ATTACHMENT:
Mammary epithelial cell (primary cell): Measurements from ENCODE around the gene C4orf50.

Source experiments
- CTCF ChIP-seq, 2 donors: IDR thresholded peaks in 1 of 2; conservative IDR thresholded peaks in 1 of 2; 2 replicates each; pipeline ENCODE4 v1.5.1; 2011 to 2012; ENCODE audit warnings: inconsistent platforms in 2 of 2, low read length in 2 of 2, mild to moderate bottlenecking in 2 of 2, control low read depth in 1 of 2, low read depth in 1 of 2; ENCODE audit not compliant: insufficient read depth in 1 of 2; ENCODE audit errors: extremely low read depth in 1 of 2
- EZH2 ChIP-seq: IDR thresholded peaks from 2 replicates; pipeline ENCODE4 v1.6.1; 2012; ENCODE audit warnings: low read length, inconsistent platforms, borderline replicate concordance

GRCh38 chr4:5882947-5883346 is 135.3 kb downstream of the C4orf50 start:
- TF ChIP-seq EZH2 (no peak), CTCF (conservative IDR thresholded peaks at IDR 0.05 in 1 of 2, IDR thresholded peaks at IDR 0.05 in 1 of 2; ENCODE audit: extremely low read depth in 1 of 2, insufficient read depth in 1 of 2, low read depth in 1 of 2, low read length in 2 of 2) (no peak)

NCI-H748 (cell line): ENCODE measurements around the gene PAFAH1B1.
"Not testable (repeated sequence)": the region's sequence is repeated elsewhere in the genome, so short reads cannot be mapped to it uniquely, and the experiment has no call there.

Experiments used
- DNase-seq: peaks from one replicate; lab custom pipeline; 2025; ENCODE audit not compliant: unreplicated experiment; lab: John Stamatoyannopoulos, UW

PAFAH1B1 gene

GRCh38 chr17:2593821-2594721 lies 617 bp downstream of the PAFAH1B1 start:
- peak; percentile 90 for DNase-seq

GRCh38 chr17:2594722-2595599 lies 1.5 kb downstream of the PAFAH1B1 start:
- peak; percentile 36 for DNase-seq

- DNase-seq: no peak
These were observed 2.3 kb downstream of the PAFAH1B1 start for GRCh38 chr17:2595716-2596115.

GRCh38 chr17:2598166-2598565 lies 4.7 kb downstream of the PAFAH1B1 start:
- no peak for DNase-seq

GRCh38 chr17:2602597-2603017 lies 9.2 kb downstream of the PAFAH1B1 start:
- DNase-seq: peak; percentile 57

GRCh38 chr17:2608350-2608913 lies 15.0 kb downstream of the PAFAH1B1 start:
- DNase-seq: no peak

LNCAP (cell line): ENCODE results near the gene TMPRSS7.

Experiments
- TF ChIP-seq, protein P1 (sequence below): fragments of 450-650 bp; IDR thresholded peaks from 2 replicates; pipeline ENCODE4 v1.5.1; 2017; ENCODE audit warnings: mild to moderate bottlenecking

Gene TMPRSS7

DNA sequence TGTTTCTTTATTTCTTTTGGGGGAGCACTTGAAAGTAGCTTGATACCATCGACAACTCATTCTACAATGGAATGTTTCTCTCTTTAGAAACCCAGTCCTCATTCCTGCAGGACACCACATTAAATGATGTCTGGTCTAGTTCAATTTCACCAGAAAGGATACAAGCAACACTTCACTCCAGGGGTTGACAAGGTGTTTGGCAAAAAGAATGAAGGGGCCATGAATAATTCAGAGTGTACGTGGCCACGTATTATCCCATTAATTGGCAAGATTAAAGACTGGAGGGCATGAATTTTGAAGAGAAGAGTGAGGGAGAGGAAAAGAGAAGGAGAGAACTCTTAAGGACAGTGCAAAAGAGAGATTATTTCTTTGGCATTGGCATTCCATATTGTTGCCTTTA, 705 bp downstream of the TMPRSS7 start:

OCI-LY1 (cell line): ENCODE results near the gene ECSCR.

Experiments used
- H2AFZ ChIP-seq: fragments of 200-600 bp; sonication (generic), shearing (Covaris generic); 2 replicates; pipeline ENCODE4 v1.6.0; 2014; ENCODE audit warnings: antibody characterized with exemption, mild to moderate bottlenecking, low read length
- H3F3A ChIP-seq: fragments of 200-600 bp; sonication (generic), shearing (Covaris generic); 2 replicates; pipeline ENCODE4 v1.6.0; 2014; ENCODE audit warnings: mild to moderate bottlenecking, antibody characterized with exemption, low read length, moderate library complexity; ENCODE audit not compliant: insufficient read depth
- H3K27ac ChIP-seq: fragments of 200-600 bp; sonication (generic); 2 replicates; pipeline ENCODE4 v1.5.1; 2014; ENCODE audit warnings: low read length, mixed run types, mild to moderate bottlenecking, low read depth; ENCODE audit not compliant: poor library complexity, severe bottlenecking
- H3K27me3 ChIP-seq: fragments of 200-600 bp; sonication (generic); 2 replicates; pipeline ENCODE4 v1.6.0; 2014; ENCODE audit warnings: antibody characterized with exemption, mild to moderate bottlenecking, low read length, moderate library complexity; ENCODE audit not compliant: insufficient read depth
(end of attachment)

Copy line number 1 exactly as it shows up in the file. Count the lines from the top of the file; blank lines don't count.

Mammary epithelial cell (primary cell): Measurements from ENCODE around the gene C4orf50.